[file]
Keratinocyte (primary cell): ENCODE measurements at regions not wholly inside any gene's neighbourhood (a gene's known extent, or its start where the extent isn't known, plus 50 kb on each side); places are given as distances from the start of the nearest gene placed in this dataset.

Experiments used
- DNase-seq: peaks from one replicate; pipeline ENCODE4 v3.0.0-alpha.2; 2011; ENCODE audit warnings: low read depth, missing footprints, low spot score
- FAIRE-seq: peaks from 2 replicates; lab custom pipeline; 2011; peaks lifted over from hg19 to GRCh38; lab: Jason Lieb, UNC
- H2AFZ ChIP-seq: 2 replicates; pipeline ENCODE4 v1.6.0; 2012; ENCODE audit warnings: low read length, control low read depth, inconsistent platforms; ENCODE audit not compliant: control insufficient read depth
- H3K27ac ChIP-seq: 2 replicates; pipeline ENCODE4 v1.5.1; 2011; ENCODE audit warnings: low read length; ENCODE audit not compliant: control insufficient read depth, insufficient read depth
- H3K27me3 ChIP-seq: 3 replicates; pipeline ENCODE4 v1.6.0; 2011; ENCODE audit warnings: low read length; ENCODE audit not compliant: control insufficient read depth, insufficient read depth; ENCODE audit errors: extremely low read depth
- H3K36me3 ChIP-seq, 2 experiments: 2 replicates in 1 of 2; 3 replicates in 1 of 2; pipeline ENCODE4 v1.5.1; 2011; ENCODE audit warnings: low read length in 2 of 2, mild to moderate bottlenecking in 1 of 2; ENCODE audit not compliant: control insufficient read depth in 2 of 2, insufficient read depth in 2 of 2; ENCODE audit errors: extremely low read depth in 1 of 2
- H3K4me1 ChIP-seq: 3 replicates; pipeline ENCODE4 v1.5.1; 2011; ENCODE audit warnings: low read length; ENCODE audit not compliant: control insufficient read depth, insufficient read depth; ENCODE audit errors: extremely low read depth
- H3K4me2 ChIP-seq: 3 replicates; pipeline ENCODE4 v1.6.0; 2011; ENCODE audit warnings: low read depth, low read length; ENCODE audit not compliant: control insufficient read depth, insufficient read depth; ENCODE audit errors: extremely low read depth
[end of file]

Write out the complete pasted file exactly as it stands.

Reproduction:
Keratinocyte (primary cell): ENCODE measurements at regions not wholly inside any gene's neighbourhood (a gene's known extent, or its start where the extent isn't known, plus 50 kb on each side); places are given as distances from the start of the nearest gene placed in this dataset.

Experiments used
- DNase-seq: peaks from one replicate; pipeline ENCODE4 v3.0.0-alpha.2; 2011; ENCODE audit warnings: low read depth, missing footprints, low spot score
- FAIRE-seq: peaks from 2 replicates; lab custom pipeline; 2011; peaks lifted over from hg19 to GRCh38; lab: Jason Lieb, UNC
- H2AFZ ChIP-seq: 2 replicates; pipeline ENCODE4 v1.6.0; 2012; ENCODE audit warnings: low read length, control low read depth, inconsistent platforms; ENCODE audit not compliant: control insufficient read depth
- H3K27ac ChIP-seq: 2 replicates; pipeline ENCODE4 v1.5.1; 2011; ENCODE audit warnings: low read length; ENCODE audit not compliant: control insufficient read depth, insufficient read depth
- H3K27me3 ChIP-seq: 3 replicates; pipeline ENCODE4 v1.6.0; 2011; ENCODE audit warnings: low read length; ENCODE audit not compliant: control insufficient read depth, insufficient read depth; ENCODE audit errors: extremely low read depth
- H3K36me3 ChIP-seq, 2 experiments: 2 replicates in 1 of 2; 3 replicates in 1 of 2; pipeline ENCODE4 v1.5.1; 2011; ENCODE audit warnings: low read length in 2 of 2, mild to moderate bottlenecking in 1 of 2; ENCODE audit not compliant: control insufficient read depth in 2 of 2, insufficient read depth in 2 of 2; ENCODE audit errors: extremely low read depth in 1 of 2
- H3K4me1 ChIP-seq: 3 replicates; pipeline ENCODE4 v1.5.1; 2011; ENCODE audit warnings: low read length; ENCODE audit not compliant: control insufficient read depth, insufficient read depth; ENCODE audit errors: extremely low read depth
- H3K4me2 ChIP-seq: 3 replicates; pipeline ENCODE4 v1.6.0; 2011; ENCODE audit warnings: low read depth, low read length; ENCODE audit not compliant: control insufficient read depth, insufficient read depth; ENCODE audit errors: extremely low read depth